HIPAA Privacy Rule and Sharing Information Related to Mental Health (New!)
HIPAA Privacy Rule and Sharing Information Related to Mental Health Course Objectives and Outline:
- Explain at least one key factor of the HIPAA Privacy Rule as it relates to the mental health field.
- Describe at least two clinical circumstances in which sharing client information is permitted.
- Identify who is entitled to information while treating a minor.
- Discuss one HIPAA protection for psychotherapy notes.
- Questions and Answers about HIPAA and Mental Health
- Does HIPAA allow a health care provider to communicate with a patient’s family, friends, or other persons who are involved in the patient’s care?
- Does HIPAA provide extra protections for mental health information compared with other health information?
- Is a health care provider permitted to discuss an adult patient’s mental health information with the patient’s parents or other family members?
- When does mental illness or another mental condition constitute incapacity under the Privacy Rule? For example, what if a patient who is experiencing temporary psychosis or is intoxicated does not have the capacity to agree or object to a health care provider sharing information with a family member, but the provider believes the disclosure is in the patient’s best interests?
- If a health care provider knows that a patient with a serious mental illness has stopped taking a prescribed medication, can the provider tell the patient’s family members?
- Can a minor child’s doctor talk to the child’s parent about the patient’s mental health status and needs?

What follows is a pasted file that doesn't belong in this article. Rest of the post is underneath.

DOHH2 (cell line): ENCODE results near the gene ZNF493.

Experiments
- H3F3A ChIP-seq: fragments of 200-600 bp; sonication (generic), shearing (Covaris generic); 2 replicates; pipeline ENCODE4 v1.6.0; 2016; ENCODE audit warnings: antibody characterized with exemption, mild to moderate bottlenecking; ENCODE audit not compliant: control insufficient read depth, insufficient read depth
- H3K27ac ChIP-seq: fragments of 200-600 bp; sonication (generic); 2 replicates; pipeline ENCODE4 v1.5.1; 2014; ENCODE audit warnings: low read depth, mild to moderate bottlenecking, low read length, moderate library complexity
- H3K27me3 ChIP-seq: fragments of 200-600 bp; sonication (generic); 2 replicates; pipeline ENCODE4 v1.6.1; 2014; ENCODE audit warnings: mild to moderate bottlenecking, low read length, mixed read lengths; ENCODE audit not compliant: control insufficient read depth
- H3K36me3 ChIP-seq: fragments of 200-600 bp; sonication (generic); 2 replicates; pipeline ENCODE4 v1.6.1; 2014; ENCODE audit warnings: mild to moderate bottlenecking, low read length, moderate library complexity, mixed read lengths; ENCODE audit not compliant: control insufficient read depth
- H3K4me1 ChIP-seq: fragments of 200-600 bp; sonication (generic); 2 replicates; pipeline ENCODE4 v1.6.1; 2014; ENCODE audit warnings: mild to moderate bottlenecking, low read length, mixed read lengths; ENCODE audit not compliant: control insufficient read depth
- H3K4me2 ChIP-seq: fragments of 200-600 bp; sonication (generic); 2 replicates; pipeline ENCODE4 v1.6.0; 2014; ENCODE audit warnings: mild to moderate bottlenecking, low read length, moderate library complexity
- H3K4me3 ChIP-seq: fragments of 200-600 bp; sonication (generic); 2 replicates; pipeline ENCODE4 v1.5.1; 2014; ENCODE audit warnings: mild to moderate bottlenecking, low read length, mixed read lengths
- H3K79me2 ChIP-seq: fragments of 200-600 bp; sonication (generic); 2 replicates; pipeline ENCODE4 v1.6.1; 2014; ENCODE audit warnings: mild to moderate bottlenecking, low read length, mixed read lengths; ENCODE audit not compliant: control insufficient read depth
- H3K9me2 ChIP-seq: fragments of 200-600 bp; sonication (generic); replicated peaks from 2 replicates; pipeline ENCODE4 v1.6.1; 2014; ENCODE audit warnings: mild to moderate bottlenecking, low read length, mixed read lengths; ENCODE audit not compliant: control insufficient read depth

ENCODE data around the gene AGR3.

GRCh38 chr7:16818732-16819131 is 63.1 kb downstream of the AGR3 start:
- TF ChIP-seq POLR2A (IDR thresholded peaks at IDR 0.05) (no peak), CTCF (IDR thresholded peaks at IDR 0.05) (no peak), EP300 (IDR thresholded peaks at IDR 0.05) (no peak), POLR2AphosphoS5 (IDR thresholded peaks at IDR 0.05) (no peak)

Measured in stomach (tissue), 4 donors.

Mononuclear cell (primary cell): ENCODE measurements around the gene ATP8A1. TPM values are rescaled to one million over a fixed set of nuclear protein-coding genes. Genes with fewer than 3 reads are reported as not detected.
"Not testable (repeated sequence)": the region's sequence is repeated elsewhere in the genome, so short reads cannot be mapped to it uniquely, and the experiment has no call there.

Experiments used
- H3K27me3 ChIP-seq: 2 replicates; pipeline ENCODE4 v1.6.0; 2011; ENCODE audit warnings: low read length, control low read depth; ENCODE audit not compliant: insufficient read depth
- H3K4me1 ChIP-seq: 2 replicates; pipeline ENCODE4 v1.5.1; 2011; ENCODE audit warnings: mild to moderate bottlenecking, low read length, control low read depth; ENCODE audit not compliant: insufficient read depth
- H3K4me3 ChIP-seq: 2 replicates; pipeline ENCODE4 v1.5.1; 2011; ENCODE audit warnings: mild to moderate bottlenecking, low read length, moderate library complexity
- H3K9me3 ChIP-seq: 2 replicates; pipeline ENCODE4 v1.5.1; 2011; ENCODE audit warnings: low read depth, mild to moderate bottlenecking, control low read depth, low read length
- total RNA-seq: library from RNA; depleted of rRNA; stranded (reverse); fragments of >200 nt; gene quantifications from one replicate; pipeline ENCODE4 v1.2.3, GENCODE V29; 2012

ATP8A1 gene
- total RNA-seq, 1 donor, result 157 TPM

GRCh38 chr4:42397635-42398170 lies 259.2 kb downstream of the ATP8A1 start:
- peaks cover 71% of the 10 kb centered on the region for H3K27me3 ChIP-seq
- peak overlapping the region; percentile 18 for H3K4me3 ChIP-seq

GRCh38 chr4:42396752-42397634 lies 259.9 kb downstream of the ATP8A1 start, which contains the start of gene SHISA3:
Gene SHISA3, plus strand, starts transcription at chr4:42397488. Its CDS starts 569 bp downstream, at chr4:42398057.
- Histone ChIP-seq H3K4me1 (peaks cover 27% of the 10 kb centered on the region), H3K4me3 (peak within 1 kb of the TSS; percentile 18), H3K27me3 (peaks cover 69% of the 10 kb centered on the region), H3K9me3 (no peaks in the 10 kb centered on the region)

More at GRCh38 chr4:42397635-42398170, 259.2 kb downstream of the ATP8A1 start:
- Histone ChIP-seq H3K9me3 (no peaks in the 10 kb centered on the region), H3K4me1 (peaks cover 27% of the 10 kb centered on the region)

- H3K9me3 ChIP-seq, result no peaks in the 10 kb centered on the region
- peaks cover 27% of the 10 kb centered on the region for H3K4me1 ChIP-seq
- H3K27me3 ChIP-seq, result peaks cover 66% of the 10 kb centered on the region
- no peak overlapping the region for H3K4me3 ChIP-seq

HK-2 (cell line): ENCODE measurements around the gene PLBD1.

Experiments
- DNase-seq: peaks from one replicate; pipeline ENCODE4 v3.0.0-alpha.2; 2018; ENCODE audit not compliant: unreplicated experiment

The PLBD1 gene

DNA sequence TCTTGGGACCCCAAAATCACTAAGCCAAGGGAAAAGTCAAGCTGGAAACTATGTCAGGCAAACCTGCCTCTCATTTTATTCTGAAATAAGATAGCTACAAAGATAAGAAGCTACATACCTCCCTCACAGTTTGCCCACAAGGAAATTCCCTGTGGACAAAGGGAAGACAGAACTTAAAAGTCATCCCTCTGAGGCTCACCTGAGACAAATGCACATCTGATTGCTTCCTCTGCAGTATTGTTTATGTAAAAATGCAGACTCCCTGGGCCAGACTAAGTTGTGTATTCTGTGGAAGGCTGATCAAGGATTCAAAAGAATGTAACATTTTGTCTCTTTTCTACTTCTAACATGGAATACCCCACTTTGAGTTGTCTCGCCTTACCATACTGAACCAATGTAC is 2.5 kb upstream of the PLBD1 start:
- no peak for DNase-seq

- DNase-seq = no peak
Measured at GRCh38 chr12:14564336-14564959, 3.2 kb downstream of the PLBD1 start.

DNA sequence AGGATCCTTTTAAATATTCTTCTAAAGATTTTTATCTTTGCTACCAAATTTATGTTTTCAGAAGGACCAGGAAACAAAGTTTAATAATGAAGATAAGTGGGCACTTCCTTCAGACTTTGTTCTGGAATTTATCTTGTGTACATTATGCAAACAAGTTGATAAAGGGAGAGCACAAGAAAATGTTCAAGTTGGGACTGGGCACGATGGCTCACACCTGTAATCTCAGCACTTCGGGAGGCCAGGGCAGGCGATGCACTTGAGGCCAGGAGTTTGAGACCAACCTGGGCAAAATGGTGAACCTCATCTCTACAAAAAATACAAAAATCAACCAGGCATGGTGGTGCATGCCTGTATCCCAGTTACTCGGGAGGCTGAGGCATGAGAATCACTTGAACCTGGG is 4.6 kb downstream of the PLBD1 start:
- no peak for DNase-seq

- At what age of a child is the parent no longer the personal representative of the child for HIPAA purposes?
- Does a parent have a right to receive a copy of psychotherapy notes about a child’s mental health treatment?
- What options do family members of an adult patient with mental illness have if they are concerned about the patient’s mental health and the patient refuses to agree to let a health care provider share information with the family?
- Does HIPAA permit a doctor to contact a patient’s family or law enforcement if the doctor believes that the patient might hurt herself or someone else?
- If a doctor believes that a patient might hurt himself or herself or someone else, is it the duty of the provider to notify the family or law enforcement authorities?
- Does HIPAA prevent a school administrator, or a school doctor or nurse, from sharing concerns about a student’s mental health with the student’s parents or law enforcement authorities?
0.5 hours of the 1 hour may be used toward ethics
Instructors: Nicole Hiltibran, MA, LMFT; Julie Campbell, Phd
Author: Health and Human Services
It is the mission of the U.S. Department of Health & Human Services (HHS) to enhance and protect the health and well-being of all Americans. We fulfill that mission by providing for effective health and human services and fostering advances in medicine, public health, and social services.
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